Red Bull Ring Completes Work On Chicane After Turn 1 Aimed At Improving Safety

The Red Bull Ring, home of the Austrian Grand Prix at Spielberg, today announced that they have completed construction of a chicane between Turns 1 and 3, aimed at improving safety for motorcycle racing around the Austrian track. The change was deemed necessary after the horrific crash at the Austrian GP in 2020, when a collision between Johann Zarco and Franco Morbidelli through Turn 2 saw their bikes carry on through the gravel and cross the track after Turn 3, narrowly missing Valentino Rossi and Maverick Viñales as they exited Turn 3.

The solution devised by track designer Hermann Tilke, is to add a chicane, consisting of a sharp right and a sharp left about a third of the way along the straight between Turn 1 and Turn 3, just before the start of the fast kink which is Turn 2. The idea is to slow the bikes significantly on the approach to Turn 3, to prevent them from crossing the track in the event of a crash.

The work was extremely constrained by the terrain of the Spielberg track. The circuit is built on a hillside, and the section between Turns 1 and 3 climbs up a steepish hill flanked by a dirt bank leading on to a low hill on one side, and a steep slope on the other. Making room for the chicane meant digging out a section of the hillside to lay asphalt.

Although the chicane should slow bikes on the approach to Turn 3 by drastically reducing their exit speed out of the chicane, the new layout is not without its problems. Riders still exit Turn 1 over a blind crest where riders are prone to crash, and the braking zone for the chicane also includes the possibility of a rider losing the front on entry and their bike sliding across the track in the first section. The blind section out of Turn 1 is not the only problematic area. The exit of Turn 3 is also blind, as we saw when Dani Pedrosa crashed there in 2021.

The change will only be used for motorcycle racing. The F1 car series will continue to use the original layout.

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Comments

a tough situation and a necessary safety concern that had to be addressed.

But...

...meh.

Never been to the Ring, but why would the pre-chicane danger not apply to F1? 

Did once years ago. High nose put a nice big hole into the side of another car, into the cockpit. No injuries. Sort of like Rossi vs Franco's bike but with worse timing.

Words indicate the bikes leave the track to the right, then jog back. Pix seem to indicate the new chicane exits track left, then crosses over, then cuts back left and right to get back onto the old pavement. Am I misreading something?

Yes you are in the sense that David only describes the chicane itself which consists of a sharp right followed by a sharp left. But you are right in your view that the track first takes a slight sidestep to the left to create the space for the said chicane.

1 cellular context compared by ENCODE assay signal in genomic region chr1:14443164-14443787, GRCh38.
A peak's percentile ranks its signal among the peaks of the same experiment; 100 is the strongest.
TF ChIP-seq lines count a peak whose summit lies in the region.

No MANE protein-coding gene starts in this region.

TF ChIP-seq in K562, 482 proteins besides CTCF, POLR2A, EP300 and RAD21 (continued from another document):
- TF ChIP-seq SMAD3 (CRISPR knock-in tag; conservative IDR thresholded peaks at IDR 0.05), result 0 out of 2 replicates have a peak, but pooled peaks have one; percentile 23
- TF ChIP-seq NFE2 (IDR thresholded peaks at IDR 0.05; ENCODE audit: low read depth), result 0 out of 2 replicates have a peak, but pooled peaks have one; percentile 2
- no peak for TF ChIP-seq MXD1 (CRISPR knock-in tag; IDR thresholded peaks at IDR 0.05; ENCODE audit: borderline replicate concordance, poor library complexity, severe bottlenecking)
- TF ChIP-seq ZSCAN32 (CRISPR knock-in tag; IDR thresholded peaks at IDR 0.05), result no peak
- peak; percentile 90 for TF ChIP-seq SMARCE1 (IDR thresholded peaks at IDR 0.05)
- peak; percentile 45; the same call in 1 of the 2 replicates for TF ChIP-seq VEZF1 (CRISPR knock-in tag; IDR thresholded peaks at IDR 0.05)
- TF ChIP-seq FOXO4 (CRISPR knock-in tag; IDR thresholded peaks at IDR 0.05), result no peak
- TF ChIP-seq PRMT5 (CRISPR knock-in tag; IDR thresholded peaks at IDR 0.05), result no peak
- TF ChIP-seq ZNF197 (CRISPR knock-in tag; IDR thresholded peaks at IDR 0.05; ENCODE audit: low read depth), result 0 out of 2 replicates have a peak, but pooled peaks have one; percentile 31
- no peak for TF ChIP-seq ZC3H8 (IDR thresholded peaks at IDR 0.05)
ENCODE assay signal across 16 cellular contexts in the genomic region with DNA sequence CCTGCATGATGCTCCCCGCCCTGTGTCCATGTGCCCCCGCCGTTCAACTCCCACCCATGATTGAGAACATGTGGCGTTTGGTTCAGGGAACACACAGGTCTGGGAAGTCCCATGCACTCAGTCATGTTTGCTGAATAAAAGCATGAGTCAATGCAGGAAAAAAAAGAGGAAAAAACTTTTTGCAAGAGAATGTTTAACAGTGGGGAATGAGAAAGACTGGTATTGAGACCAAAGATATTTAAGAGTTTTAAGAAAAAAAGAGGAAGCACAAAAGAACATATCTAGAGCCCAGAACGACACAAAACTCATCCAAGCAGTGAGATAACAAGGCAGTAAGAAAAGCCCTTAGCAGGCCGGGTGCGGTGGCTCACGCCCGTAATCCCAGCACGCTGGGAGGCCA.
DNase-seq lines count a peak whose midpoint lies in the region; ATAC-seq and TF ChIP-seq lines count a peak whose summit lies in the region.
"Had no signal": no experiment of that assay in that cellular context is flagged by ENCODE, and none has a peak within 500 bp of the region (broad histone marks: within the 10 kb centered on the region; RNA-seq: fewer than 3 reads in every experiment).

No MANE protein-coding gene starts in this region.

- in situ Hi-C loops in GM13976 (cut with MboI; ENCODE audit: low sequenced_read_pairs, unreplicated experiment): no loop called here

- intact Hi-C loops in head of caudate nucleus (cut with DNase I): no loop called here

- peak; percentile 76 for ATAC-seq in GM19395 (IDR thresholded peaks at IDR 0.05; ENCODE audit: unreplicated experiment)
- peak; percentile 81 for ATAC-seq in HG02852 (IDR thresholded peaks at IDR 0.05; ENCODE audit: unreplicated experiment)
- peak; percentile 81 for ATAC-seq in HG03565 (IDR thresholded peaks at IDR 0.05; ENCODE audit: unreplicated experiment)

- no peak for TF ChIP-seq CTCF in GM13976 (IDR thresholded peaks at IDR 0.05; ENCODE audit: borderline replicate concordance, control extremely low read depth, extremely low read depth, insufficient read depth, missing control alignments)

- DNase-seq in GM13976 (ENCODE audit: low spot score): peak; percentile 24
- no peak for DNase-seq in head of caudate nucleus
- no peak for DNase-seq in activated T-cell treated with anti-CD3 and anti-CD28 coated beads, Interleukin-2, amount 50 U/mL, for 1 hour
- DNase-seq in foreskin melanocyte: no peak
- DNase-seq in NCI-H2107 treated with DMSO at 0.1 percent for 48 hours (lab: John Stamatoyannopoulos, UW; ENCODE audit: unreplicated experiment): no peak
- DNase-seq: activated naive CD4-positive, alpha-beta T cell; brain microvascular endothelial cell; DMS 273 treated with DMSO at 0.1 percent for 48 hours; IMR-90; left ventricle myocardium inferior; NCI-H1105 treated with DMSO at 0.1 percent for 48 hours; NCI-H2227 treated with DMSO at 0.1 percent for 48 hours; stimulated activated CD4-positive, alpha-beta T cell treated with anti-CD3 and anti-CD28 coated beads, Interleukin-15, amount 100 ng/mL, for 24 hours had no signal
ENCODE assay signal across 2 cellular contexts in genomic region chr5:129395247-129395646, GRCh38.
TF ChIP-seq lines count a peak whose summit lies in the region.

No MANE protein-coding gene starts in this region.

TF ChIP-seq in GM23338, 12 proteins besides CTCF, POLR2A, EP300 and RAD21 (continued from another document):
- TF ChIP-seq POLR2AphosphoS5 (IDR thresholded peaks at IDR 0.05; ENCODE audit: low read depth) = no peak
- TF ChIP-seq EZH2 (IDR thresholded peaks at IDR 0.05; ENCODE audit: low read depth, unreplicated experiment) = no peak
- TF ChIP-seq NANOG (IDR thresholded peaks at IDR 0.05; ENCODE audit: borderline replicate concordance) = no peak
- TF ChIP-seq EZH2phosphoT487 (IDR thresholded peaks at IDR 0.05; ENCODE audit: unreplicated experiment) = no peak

... was all I needed to read to know I would hate it.  :D

Respect for the work carried out with snow on the ground and whatever, but I don't see a huge improvement.  The old layout saw the track veering left then cutting right, bikes would go off to the right and nail traffic after the right turn.
The new layout is exactly the same.  The only thing perhaps being the speed is going to be 150k's slower, but the bikes running off to the right will skid along the nice low friction bitumen of the normal layout, thereby not reducing speed before hitting traffic cutting back through the chicane.

I must be missing something.

At least here they can put up some sort of barrier to catch/stop a bike skidding towards the middle part of the chicane.

I believe the first sector of Circuit of the Americas is far more dangerous in that respect…
Le Mans after the Dunlop bridge shows a similar potential risk.

Is it cynical of me to say if this circuit was owned by anyone other than Red Bull that it would be dropped from the calendar? Many close walls (don't forget we have an artificially narrowed exit onto pit straight to keep bikes off that wall), ability for bikes to re-cross the circuit post accident (which this should hopefully rectify) but we also have an entirely different spec of brake here, making it harder on them than even Motegi. I know with 300hp we're at risk of outgrowing many circuits, but this is an uninspiring layout with real safety concerns for these bikes, and now we've got a stop start chicane (the bane of glorious older tracks anyway) added into the mix. I hated watching the double races here the last few years (aside from BB33) and I can't say I'm looking forward to it any better this year, now!

so Tilke's genius solution was to install a tight chicane - what a surprise! I hate it already.

Only good thing about this is that they can dig it up and put something better in it's place for next year .

And why always Tilke ? do they have shares in him or something ???  because he's not that good at this stuff .